Untangling the Closing Loopholes Bill

Articles Written by Jan Dransfield (Partner), Ruveni Kelleher (Partner), Lucienne Mummé (Partner), Naomi Cooper (Special Counsel), Amy Millar (Special Counsel), Louise Russell (Special Counsel), Norah Chafardet (Senior Associate), Joseph El Hagg (Associate), Alyssa Aboultaif (Law Clerk), Megan Prouatt (Senior Associate)
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This week, the Federal Government introduced its long awaited Fair Work Legislation Amendment (Closing Loopholes) Bill 2023 (Bill). Although the title of the Bill suggests it addresses a few gaps in the Fair Work Act 2009 (Cth) (FW Act), the Bill is a game changer with respect to casual employees, contractors and labour hire and wage theft.

Our employment team have outlined a summary of the key changes proposed by the Bill along with proposed actions for employers in the attached.

Although the passage of the Bill has been delayed until after a Senate Committee report is handed down on 1 February 2024, employers should start considering strategies to address the impact of the Bill on their current employment arrangements and whether to make submissions to the Committee.

Key changes include:

  1. Casual employment: a new definition of casual employee that looks at the whole employment relationship and a right for casuals to request conversion, as well as increased penalties for misrepresentations regarding casuals.
  2. Employee/contractor relationships: a new definition of employee and employer based on the “ordinary meaning” of the terms, designed to restore the employee versus independent contractor test to the multi-factorial test.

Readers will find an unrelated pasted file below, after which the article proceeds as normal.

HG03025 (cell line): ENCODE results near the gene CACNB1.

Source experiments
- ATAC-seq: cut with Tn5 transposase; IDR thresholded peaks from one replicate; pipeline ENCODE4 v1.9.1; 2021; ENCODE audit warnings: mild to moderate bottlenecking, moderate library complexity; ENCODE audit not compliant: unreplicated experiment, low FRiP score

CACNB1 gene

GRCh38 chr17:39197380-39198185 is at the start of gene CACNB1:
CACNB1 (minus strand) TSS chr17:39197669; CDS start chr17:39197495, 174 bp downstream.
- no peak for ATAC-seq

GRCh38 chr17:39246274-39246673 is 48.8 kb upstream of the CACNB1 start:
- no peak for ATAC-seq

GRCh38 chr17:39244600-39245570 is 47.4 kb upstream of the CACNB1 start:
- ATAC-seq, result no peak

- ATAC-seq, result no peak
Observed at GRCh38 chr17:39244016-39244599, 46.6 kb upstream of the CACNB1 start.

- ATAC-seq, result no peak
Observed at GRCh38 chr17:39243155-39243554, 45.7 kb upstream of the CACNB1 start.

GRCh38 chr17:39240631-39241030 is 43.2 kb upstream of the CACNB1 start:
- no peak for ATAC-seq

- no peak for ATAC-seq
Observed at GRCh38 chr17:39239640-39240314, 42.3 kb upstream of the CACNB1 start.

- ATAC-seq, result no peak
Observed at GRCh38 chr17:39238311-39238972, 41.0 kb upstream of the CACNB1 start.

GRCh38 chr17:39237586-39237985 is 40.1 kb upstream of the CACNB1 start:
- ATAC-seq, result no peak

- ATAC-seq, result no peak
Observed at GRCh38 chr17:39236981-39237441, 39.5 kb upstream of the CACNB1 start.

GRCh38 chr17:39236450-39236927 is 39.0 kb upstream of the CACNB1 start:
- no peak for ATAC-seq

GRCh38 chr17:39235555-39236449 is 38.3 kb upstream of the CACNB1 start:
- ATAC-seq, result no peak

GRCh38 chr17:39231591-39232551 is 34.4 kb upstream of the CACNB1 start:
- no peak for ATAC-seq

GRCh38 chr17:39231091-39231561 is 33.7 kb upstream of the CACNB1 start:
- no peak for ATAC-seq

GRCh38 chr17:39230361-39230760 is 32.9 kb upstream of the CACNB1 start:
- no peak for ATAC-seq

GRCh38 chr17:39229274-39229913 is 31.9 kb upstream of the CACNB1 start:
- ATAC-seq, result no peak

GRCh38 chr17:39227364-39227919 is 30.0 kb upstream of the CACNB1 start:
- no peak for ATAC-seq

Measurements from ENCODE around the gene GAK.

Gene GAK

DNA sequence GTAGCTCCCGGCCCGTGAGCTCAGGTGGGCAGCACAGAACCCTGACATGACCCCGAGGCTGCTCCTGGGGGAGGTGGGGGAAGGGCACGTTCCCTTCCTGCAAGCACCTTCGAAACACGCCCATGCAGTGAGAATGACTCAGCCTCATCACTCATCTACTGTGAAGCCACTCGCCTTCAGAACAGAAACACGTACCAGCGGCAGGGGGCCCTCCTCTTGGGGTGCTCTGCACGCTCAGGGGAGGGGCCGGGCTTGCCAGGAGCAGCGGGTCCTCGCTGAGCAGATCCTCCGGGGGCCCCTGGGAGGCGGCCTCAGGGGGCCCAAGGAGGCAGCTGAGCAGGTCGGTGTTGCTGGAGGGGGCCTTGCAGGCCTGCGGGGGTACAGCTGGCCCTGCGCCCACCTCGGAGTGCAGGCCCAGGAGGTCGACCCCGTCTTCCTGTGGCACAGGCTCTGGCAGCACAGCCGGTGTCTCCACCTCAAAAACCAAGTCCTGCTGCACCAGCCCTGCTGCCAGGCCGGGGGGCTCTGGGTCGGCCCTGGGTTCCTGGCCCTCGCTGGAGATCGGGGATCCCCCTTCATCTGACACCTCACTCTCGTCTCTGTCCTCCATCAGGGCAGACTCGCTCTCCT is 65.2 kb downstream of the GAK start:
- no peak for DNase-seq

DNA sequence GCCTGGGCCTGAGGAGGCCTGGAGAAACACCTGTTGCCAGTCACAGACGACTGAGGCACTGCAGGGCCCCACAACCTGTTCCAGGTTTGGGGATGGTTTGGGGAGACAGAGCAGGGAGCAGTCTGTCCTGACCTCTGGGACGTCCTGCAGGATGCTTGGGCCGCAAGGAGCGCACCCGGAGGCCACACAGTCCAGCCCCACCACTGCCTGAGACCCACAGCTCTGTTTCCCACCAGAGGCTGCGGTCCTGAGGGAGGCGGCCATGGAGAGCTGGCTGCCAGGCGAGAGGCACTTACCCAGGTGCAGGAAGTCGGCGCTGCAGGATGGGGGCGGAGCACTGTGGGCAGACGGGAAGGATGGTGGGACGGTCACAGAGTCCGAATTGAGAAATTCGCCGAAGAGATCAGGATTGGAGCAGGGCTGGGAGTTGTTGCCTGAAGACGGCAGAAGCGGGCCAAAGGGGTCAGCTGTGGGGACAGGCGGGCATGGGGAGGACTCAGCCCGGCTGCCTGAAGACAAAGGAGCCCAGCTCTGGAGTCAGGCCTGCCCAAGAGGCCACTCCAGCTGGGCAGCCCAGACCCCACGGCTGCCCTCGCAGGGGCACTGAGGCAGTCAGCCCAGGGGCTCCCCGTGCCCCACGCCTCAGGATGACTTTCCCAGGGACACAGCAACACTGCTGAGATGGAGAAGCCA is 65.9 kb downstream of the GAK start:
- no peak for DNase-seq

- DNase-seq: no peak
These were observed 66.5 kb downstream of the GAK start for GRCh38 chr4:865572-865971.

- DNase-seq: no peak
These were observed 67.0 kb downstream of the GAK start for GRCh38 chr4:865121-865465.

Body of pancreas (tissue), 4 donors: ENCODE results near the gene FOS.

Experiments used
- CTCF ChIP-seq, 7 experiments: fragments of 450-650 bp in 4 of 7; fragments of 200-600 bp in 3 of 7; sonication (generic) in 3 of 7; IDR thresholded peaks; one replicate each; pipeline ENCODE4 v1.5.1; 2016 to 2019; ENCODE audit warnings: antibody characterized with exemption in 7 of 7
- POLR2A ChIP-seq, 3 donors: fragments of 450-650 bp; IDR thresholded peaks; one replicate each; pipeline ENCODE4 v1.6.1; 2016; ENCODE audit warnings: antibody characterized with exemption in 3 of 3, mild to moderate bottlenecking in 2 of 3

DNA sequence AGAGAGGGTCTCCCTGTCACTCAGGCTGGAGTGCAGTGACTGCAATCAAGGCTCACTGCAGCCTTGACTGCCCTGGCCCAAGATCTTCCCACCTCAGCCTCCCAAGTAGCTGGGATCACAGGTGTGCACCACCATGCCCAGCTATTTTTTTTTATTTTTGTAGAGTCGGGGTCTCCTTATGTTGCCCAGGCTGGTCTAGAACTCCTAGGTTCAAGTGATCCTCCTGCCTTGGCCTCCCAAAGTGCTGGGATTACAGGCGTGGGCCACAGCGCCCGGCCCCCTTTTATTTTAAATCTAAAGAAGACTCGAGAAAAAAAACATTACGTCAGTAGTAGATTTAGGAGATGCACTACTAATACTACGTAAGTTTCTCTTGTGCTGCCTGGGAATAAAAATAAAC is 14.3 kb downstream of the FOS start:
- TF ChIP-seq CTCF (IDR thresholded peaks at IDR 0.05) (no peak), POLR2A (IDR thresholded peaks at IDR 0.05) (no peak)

3. Sham contractor arrangements: a change to the employer defence to misrepresenting employment as an independent contractor arrangement.
  4. Regulation of labour hire: giving the Fair Work Commission (FWC) the power to make orders requiring employers who provide their employees to work for a ‘regulated host’ to pay their employees the same pay as employees of the host who do the same kind of work.
  5. Increased maximum penalties and criminal offences: significant changes to penalties for underpayments and sham contracting, and the test for ‘serious contraventions’ and new criminal offences for underpayments.
  6. Unfair contracts regime; giving power to the FWC to amend, vary or set aside certain terms of services contracts that it finds to be unfair.
  7. Regulated workers: special provisions for workers in the road transport industry and employee like workers in the gig economy.
  8. Work health and safety: introducing a Commonwealth industrial manslaughter offence and increasing maximum penalties.
  9. Family and domestic violence protections: stronger protections against discrimination for employees who have experienced, or are experiencing family and domestic violence.
  10. Enterprise bargaining: changes regarding interaction between single and multi- employer enterprise agreements and enhanced rights and protections for workplace delegates.
Important Disclaimer: The material contained in this article is comment of a general nature only and is not and nor is it intended to be advice on any specific professional matter. In that the effectiveness or accuracy of any professional advice depends upon the particular circumstances of each case, neither the firm nor any individual author accepts any responsibility whatsoever for any acts or omissions resulting from reliance upon the content of any articles. Before acting on the basis of any material contained in this publication, we recommend that you consult your professional adviser. Liability limited by a scheme approved under Professional Standards Legislation (Australia-wide except in Tasmania).

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